Nonattainment SIP actions that change scope, but not substance, of NNSR program
EPA issued the following proposals and final actions to approve existing NSR provisions as satisfying nonattainment area plan requirements:
On October 5, 2017, EPA proposed to approve Illinois’ existing NNSR rules as effective and applicable to the Lemont and Pekin, IL SO2 nonattainment areas. 82 Fed. Reg. 46434.
On September 14, 2017, EPA proposed to approve New York’s NNSR program certification as adequate to satisfy the 2008 8-hour ozone NAAQS. 82 Fed. Reg. 43209. In its certification, NYSDEC stated that since New York is in the Ozone Transport Region, NNSR applies statewide for emissions of VOC and NOx from new major facilities and modifications and these changes are subject to 6 NYCRR Part 231. EPA gave final approval of the NNSR certification on December 12, 2017. 82 Fed. Reg. 58342.
EPA proposed and finalized approval of changes to R307-420 and R307-403-6. 82 Fed. Reg. 32517 (July 14, 2017) (proposal); 82 Fed. Reg. 46417 (Oct. 5, 2017) (final).
R307-420 maintains the offset provisions for the NNSR program in Salt Lake and Davis Counties after they are redesignated to attainment for ozone and makes the NOx offset requirements more stringent. R307-420 also is revised to be consistent with the permit provisions in R307-403.
R307-403-6 is revised to conform definitions to EPA’s rules.
EPA proposed approval of the Logan 2006 PM2.5 NAAQS nonattainment area plan. 82 Fed. Reg. 57183.
On November 7, 2017, EPA gave direct final approval to revisions to Wisconsin’s minor NSR program to provide for revocation of construction permits and two rescind two provisions that affected eligibility for general and construction permits. 82 Fed. Reg. 51575. NR 406.11(1) was amended to add procedures for revocation and EPA approved removing NR 406.16(2)(d) and NR 406.17(3)(e) to eliminate references to repealed “Type 2” actions.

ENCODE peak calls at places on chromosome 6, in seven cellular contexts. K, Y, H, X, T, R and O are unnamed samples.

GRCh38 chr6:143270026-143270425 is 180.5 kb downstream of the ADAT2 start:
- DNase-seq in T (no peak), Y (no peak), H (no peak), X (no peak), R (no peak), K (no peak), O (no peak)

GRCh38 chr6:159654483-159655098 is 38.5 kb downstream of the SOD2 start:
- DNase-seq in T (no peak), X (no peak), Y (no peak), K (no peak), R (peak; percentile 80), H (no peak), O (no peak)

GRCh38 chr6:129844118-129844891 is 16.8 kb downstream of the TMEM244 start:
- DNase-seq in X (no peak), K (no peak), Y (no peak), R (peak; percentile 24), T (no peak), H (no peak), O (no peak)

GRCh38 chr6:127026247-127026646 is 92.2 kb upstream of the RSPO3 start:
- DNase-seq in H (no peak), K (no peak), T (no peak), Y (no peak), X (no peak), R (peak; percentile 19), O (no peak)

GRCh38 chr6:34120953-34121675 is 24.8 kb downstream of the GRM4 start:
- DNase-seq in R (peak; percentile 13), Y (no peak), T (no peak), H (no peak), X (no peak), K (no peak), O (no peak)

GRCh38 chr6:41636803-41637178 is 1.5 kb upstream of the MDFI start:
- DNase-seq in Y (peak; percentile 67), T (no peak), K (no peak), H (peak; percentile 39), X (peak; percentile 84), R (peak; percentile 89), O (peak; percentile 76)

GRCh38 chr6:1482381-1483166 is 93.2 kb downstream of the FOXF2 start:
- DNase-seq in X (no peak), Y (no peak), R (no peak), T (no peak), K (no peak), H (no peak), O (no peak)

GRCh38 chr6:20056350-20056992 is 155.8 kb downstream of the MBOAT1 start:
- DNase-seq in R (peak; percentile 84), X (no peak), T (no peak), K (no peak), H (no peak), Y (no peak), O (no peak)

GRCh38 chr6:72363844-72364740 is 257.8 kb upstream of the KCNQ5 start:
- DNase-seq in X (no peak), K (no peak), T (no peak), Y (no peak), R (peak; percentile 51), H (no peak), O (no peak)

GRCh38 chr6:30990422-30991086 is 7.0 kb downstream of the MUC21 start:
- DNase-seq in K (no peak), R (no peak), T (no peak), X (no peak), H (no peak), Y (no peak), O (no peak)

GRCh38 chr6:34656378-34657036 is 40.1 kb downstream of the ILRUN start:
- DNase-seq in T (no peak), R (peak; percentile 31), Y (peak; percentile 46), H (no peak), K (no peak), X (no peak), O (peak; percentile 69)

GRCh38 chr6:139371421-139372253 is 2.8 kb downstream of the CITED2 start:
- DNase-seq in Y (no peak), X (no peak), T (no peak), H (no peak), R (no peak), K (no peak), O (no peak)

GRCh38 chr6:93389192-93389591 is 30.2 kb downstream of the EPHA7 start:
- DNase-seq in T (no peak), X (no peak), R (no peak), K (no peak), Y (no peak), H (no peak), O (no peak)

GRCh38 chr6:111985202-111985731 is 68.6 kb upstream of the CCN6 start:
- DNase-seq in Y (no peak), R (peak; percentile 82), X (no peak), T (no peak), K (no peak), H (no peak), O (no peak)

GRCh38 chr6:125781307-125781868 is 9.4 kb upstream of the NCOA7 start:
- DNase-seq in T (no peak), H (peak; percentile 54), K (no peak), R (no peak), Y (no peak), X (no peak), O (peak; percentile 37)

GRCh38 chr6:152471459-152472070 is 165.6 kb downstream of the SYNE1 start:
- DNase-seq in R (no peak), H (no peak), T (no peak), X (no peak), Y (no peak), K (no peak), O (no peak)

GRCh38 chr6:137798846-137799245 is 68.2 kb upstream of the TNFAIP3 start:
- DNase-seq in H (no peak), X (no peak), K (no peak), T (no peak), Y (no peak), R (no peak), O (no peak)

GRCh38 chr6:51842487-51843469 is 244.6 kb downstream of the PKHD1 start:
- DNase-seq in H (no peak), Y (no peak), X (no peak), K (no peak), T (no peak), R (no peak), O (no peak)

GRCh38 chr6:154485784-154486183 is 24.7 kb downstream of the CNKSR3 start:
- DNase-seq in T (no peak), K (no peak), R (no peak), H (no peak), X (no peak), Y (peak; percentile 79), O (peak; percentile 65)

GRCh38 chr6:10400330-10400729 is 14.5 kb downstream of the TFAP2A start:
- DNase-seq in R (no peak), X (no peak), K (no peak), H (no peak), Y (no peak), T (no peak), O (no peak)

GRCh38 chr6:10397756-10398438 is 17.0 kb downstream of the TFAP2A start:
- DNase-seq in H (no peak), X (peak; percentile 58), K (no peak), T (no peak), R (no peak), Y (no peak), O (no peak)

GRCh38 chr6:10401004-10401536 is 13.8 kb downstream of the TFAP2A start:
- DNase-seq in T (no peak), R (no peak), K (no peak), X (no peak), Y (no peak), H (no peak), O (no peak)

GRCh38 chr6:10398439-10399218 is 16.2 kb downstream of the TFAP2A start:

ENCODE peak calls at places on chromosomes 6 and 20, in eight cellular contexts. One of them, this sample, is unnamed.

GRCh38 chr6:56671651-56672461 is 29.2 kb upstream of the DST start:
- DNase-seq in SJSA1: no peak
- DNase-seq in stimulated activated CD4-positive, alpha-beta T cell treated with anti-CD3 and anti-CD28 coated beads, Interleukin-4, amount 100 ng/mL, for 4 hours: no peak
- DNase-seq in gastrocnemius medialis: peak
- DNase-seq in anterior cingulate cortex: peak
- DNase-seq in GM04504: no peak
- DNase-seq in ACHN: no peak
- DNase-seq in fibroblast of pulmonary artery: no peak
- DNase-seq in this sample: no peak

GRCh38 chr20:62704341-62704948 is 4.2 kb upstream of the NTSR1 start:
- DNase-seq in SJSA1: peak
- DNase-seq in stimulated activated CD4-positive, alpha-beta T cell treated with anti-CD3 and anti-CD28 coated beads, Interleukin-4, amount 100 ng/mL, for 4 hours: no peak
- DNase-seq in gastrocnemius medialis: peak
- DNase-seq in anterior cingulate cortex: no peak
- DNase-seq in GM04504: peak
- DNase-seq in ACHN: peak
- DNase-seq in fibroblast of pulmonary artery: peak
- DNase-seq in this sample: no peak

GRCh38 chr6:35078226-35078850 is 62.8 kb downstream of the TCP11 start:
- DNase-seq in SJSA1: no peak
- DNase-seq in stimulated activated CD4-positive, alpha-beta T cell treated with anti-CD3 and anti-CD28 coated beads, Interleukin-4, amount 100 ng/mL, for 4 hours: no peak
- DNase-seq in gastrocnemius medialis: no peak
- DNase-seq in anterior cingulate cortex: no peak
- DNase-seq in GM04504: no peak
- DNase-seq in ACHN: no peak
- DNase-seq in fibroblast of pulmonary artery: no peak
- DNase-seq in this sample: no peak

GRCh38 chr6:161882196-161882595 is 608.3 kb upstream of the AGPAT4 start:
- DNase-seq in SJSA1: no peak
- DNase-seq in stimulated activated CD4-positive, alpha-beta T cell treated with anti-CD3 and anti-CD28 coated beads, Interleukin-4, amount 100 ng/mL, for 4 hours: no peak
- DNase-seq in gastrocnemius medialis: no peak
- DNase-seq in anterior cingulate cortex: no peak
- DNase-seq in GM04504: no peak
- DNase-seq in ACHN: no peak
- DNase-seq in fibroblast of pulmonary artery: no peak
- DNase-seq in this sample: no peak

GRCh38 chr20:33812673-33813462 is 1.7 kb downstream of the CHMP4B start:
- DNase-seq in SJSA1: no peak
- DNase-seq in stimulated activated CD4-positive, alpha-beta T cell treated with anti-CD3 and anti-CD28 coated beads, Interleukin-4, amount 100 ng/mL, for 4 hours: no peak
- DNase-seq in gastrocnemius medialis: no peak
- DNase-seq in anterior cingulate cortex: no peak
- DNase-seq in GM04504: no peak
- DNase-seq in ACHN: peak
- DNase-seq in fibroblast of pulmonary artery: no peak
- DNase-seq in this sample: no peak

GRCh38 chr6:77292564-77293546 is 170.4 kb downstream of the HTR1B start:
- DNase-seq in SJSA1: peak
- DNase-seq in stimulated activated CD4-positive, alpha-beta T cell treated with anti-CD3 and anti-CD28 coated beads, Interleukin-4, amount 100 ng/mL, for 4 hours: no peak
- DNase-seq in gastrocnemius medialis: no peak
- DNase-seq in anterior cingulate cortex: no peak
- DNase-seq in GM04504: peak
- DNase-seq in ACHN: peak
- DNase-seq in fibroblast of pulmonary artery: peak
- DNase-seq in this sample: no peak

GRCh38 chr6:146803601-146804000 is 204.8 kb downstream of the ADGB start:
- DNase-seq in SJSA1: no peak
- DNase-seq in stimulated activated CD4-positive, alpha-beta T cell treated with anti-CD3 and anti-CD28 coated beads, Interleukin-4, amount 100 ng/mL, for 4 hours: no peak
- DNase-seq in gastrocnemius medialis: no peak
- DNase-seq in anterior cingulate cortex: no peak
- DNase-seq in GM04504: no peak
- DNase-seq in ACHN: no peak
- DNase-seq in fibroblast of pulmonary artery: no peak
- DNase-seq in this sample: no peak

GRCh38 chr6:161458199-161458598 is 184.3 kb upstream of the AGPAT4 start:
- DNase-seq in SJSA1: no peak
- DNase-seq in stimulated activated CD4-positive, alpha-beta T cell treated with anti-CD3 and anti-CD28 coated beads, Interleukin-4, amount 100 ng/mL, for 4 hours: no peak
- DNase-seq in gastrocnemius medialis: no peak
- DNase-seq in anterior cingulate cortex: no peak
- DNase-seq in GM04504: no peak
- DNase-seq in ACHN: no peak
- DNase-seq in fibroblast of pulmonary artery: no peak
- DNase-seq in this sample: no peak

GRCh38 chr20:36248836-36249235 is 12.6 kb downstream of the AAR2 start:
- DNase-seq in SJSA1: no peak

Infrastructure SIP actions
Infrastructure SIP approvals generally confirm that the state or local program authority has in place general provisions allowing proper administration of the Clean Air Act program. While necessary for a fully effective program, EPA generally does not discuss NSR program details in these actions.
Arkansas, 2006 and 2012 PM2.5 NAAQS, 2008 Lead NAAQS, 2008 Ozone NAAQS, 2010 Nitrogen Dioxide NAAQS, 2010 Sulfur Dioxide NAAQS. 82 Fed. Reg. 55065 (Nov. 20, 2017) (proposed rule)
Idaho, 2012 PM2.5 NAAQS. 82 Fed. Reg. 57132 (Dec. 4, 2017) (final rule)
Minnesota, 1997 ozone, 1997 PM2.5, 2006 PM2.5, 2008 Lead, 2008 ozone, 2010 NO2, 2010 SO2 and 2012 PM2.5 NAAQS. 82 Fed. Reg. 50307 (Nov. 2, 2017) (final rule)
New Mexico, 2012 PM2.5 NAAQS. 82 Fed. Reg. 60933 (Dec. 26, 2017) (proposed rule)
North Dakota, 2010 SO2 and 2012 PM2.5 NAAQS. 82 Fed. Reg. 46681 (Oct. 6, 2017) (final rule)
Ohio, 2012 PM2.5 NAAQS. 82 Fed. Reg. 57690 (Dec. 7, 2017) (proposed rule)
South Carolina, 2010 1-hour NO2 interstate transport. 82 Fed. Reg. 45995.
Vermont, proposed conversion of conditional approval to full approval of the 1997 PM2.5, 1997 ozone, 2006 PM2.5, 2008 Lead, 2008 ozone, 2010 NO2 and 2010 SO2 infrastructure SIPs. 82 Fed. Reg. 59997 (Dec. 18, 2017) (proposed rule)
Several trends are discernible in this state program update. First, it appears that the pace of state program approvals, while slower than the third quarter of 2017, still remains high. This is consistent with Administrator Pruitt’s emphasis on greater cooperation with the states discussed in State NSR Program Update #2. Second, following up on the trends observed in State NSR Program Update #2, EPA has continued to show greater willingness to accept revisions to state program applicability, accepting some additional construction without full preconstruction review where the state could demonstrate safeguards were in place to prevent major source leakage and there was an adequate analysis showing that the NAAQS would be protected. The Colorado, Florida and Michigan actions discussed above reflect this trend and the different ways that state and local programs can expedite minor NSR review.